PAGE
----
Jack corrected a couple of items I was not that clear on when explaining them. So let me correct what Jack said on a few items.... Since I have made 5 of the pirogues....... One was out of Red Wood Strips ( 144 of those strips ) the rest plywood.
1... If the side panels are matched evenly then you will not have a problem , you are only making one board out of two of them. Actually you will be taking 6 boards and making three from them. Two side boards and one bottom.
2....There is no need of an offset or any form of curvature when making the pirogue. The curvature comes later when you assemble the pirogue. The end pieces and ribs determine the curvature of the sides and the rocker in the bottom. Everything is straight up to that point.
3.... I have never had a problem with the panel breaking when I turn it over , just be careful with it , place a hand on each side and just roll it over.
A butt joint the way I do it has never broken , scarf joints have. I really do not like the scarf joint , lots of work for something inferior. I need to say they my boats were made from 1/8th inch wood , this is why they weight between 32 to 40 pounds for a 16 footer and doing a scarf joint is next door to useless on wood that thin. All they do is break on me when moving them.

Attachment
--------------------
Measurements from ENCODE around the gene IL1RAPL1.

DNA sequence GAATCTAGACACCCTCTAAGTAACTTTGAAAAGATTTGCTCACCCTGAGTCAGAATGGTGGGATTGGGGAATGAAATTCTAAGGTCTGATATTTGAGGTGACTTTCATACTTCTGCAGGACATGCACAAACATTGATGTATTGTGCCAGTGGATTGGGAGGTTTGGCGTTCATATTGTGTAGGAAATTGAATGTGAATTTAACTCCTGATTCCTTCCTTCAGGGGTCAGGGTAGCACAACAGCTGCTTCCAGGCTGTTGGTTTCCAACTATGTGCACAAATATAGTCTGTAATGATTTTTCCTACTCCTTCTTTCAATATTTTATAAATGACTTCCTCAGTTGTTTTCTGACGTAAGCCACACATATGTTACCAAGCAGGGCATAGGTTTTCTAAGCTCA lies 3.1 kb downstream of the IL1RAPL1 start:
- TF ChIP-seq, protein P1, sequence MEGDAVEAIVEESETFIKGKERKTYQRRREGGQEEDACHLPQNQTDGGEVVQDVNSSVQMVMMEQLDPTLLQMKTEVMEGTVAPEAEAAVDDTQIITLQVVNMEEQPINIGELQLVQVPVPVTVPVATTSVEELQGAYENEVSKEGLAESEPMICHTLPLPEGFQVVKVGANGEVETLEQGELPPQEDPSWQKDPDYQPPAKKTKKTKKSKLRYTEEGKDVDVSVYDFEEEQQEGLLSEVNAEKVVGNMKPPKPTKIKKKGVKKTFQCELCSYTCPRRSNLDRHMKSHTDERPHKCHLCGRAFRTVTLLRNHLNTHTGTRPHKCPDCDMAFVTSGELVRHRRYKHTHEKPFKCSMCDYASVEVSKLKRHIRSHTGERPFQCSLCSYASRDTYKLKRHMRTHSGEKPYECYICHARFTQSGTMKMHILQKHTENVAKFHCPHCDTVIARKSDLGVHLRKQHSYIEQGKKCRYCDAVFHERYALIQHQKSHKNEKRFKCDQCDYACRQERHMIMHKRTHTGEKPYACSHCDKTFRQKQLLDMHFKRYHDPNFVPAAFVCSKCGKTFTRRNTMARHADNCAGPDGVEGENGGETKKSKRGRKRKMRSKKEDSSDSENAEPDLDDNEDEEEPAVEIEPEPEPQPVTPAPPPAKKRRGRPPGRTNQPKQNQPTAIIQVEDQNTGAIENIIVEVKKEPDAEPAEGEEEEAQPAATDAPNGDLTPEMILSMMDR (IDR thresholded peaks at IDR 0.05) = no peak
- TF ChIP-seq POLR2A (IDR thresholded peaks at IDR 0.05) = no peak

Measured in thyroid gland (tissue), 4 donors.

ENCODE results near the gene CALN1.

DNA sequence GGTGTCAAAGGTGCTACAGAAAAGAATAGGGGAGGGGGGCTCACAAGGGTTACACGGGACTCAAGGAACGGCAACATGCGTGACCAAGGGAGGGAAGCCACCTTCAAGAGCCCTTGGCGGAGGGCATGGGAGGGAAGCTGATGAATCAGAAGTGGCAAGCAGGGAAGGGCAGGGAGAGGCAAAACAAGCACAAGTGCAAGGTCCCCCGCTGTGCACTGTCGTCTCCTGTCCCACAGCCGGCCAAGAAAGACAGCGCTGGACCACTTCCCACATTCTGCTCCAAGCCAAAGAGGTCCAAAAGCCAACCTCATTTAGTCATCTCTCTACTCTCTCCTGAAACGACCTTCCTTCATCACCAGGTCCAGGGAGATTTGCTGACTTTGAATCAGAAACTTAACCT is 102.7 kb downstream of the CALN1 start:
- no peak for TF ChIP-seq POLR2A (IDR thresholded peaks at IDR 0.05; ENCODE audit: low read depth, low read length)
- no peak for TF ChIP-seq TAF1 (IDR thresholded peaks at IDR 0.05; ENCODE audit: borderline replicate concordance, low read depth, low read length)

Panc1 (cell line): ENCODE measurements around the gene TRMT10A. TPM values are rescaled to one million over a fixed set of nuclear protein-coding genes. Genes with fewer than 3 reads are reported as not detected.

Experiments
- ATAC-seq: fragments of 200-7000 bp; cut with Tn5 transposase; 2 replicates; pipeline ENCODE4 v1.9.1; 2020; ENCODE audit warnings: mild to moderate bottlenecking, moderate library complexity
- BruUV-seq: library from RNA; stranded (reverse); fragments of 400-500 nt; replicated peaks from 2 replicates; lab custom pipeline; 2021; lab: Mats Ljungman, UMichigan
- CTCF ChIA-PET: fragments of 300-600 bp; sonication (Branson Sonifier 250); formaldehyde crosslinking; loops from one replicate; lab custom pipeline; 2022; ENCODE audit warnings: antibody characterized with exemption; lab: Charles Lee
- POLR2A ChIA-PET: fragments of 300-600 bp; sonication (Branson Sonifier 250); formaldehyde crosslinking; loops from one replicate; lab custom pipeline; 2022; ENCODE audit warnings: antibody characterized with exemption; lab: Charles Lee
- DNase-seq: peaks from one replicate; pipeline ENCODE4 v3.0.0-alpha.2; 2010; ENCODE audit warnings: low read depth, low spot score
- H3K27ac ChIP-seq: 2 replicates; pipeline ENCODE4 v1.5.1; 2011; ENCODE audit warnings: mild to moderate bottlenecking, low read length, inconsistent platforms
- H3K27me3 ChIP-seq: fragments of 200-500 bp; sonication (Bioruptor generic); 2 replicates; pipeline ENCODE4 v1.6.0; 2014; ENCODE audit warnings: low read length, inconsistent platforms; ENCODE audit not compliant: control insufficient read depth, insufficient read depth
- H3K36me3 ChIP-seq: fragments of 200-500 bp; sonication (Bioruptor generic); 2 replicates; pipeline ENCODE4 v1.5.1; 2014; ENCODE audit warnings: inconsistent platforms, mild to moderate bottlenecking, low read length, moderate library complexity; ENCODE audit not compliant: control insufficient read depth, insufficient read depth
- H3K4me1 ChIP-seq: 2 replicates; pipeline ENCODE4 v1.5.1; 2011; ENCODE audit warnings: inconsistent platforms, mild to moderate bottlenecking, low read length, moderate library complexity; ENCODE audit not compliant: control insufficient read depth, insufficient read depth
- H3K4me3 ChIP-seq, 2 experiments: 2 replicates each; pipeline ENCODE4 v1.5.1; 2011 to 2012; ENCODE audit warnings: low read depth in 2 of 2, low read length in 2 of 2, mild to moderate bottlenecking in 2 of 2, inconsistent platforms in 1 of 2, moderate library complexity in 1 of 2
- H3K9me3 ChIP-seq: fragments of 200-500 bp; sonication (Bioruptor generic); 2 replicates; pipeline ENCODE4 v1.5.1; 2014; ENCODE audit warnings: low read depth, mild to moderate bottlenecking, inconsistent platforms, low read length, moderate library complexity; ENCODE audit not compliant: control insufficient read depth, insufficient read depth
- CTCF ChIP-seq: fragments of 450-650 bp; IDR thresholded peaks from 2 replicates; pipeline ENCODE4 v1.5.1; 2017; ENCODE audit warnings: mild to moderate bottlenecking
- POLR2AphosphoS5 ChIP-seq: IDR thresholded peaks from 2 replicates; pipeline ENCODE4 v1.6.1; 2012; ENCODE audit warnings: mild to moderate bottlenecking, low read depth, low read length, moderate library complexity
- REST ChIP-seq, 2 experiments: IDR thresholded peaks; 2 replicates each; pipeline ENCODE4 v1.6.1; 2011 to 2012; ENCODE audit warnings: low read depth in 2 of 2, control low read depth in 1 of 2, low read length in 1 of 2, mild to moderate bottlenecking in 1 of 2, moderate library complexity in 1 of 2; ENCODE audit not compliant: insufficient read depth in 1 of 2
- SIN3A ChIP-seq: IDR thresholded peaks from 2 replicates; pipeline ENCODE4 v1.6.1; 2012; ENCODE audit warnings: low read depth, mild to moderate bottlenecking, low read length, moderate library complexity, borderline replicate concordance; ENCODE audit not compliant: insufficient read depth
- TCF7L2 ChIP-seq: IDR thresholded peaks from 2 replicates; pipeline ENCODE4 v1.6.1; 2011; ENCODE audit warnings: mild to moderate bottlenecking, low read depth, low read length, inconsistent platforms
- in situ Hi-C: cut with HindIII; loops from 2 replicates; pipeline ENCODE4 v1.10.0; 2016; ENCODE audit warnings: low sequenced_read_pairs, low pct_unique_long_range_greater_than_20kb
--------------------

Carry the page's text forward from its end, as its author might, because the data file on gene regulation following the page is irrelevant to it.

4.... You could use a piece of the plywood to do the butt joint in place of the fiberglass and if you do then angle the bottom of each inside one and the one across the bottom of the boat or you will be cussing a blue streak. plus using 1/4 inch wood you would have a 1/4 gap ( hole for better words) right in the middle of the boat.
When Jack built his Coho by Pygmy boats that was the way John Lockwood (Pygmy Kayaks) said to do it.
Later when I built my Coho the suggested way of doing it was with the fiberglass. That keeps the hump out of the inside center of the boat which the paddler would be sitting on part of it.
5.... I tried (on some scrap wood ) to break a butt joint with the glass and guess what , the wood outside of the joint broke , the glassed and epoxy saturated portion remained intact.
6.... Epoxy saturating the wood will/can increase the strength of the wood up to 4 times its original strength , then adding glass to it just kicks it up a few more notches.
It is your boat , do it the way you want and are comfortable with , my ideas are only suggestions , nothing more , nothing less.